Tuesday, October 28, 2008

(Mental) Resistance

In my Ethics discussion today, we were talking about Sartre's Deontologism, and his question of whether to fight in the Resistance or stay at home to care for his mother.

As one of the only people in my group who comes to lectures and takes notes, I became the expert on the "staying at home" argument, and I was giving an answer about immediate gratification of being with your mother versus killing Nazis. After a long response, the towny boy in the front raised his hand and screeched, "Why do you keep on talking about Nazis?"

After the inexplicable laughter died down, I calmly explained to the kid that Sartre was debating whether to fight in the Resistance. The kid laughed and replied, "There were no Nazis during the French Revolution."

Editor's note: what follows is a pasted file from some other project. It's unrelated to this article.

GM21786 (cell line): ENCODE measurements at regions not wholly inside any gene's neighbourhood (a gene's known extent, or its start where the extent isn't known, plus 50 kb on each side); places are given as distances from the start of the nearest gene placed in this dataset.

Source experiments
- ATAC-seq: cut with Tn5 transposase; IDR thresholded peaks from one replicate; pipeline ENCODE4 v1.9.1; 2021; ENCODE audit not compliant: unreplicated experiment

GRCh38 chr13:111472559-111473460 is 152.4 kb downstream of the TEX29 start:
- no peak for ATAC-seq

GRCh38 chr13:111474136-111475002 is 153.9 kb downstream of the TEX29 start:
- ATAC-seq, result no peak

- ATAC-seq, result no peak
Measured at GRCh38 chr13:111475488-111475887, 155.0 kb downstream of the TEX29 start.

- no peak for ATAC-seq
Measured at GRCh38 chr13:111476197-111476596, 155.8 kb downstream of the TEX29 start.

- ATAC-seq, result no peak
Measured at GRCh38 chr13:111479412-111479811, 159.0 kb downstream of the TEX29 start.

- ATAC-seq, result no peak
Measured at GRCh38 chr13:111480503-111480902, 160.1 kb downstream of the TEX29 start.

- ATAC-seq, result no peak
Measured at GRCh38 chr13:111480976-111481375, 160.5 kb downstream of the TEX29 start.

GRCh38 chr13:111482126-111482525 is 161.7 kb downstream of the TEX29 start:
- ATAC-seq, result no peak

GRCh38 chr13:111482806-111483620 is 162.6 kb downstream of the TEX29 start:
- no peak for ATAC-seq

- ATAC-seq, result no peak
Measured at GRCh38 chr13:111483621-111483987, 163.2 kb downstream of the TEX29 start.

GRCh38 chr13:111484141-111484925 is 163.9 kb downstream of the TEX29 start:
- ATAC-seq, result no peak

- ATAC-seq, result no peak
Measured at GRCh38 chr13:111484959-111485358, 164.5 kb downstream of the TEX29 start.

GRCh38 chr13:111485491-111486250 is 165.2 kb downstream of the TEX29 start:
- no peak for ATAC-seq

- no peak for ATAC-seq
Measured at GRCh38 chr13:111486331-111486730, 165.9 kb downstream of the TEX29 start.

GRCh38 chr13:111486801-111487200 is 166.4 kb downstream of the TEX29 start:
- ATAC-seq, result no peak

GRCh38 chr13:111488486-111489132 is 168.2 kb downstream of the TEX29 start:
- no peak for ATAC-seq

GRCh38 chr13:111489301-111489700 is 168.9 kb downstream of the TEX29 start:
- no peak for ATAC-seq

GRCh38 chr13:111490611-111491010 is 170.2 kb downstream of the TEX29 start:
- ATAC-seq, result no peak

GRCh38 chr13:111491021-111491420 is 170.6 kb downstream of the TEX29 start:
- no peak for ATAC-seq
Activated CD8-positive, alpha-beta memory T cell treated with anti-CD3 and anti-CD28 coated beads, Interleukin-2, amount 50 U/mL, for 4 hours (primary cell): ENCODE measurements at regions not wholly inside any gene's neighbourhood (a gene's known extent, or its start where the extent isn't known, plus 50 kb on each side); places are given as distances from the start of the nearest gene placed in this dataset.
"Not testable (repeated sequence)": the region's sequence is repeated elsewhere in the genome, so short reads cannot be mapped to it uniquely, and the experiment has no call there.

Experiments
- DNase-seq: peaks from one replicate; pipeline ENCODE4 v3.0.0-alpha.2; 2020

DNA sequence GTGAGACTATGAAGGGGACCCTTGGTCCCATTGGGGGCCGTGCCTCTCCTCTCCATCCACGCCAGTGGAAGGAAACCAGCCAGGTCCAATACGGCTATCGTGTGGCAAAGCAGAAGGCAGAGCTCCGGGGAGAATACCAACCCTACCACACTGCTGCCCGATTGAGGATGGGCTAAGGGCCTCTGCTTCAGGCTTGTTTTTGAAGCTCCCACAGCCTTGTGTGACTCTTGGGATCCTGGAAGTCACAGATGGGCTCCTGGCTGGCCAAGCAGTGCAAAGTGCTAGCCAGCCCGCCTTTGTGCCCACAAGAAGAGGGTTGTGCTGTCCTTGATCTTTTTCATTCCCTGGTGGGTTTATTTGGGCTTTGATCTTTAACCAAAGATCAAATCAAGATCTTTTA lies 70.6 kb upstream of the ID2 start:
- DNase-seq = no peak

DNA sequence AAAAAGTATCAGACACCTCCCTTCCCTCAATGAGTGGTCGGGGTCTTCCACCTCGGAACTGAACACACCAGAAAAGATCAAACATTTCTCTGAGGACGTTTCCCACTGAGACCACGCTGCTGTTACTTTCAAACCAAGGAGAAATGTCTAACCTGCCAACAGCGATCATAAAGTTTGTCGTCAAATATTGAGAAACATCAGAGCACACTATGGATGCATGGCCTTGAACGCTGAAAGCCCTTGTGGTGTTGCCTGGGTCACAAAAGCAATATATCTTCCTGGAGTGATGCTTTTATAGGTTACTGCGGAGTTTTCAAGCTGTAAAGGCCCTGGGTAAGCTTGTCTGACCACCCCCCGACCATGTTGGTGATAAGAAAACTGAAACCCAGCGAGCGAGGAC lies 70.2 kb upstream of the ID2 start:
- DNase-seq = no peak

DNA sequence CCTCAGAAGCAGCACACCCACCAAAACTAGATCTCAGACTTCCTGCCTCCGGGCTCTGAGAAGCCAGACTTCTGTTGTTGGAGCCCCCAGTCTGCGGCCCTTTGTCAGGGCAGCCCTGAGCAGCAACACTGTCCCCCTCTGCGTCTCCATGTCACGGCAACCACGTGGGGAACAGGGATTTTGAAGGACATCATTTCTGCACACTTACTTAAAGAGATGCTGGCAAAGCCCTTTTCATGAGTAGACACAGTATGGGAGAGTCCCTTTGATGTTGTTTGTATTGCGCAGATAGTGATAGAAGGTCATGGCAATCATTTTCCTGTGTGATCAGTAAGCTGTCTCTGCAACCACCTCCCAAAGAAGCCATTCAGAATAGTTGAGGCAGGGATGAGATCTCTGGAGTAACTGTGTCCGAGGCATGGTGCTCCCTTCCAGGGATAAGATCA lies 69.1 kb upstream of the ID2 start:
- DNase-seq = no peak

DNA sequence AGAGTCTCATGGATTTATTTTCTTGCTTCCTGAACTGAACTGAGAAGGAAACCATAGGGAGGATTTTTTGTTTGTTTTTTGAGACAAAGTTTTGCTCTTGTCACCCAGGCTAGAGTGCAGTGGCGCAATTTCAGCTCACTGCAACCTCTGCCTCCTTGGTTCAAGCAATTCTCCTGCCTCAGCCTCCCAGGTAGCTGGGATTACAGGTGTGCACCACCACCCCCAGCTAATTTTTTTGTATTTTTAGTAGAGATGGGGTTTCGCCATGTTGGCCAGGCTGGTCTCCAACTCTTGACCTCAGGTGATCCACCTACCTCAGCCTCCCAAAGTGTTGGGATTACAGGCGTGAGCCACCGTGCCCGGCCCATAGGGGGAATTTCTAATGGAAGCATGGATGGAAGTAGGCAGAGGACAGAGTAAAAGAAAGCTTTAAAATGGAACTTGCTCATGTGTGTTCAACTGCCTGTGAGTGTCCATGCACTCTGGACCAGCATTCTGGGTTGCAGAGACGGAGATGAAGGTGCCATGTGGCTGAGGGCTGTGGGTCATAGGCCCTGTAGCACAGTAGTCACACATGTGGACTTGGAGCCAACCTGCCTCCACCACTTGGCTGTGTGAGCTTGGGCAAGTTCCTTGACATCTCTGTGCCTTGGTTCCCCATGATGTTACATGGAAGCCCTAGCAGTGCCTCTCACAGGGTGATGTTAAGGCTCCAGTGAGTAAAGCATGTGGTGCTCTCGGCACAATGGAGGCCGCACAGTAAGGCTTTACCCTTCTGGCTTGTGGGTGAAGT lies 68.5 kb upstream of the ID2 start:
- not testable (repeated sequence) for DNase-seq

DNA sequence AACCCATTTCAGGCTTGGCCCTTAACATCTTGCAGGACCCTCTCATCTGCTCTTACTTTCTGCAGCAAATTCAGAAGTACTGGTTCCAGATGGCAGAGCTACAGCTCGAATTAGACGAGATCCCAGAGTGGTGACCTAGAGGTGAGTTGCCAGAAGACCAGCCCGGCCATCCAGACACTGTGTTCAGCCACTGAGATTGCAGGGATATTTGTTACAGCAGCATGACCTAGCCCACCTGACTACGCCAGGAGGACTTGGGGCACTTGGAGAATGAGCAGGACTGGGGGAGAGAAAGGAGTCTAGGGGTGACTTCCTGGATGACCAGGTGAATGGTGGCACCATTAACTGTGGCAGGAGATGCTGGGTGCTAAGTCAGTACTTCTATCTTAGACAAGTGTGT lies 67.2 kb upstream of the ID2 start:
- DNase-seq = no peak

I looked at him in shocked silence for a full two heartbeats. Was he making a joke? Was he mocking me in some way?

I opened my mouth to explain, somehow, that Sartre was born in 1905, had never, in fact, fought in the French Revolution, and that this kid was actually some kind of mentally challenged person.

Thankfully, the TA changed the subject reallly fast and we moved on to something else.

1 comment:

speedheart said...

Or better yet when someone decides to regurgitate what the T.A. has just finished analyzing, and everyone, including the T.A., just listens politely because you feel sad for the person that hasn't realized that that point was made a minute ago.

It makes you wonder what applications are useful for.

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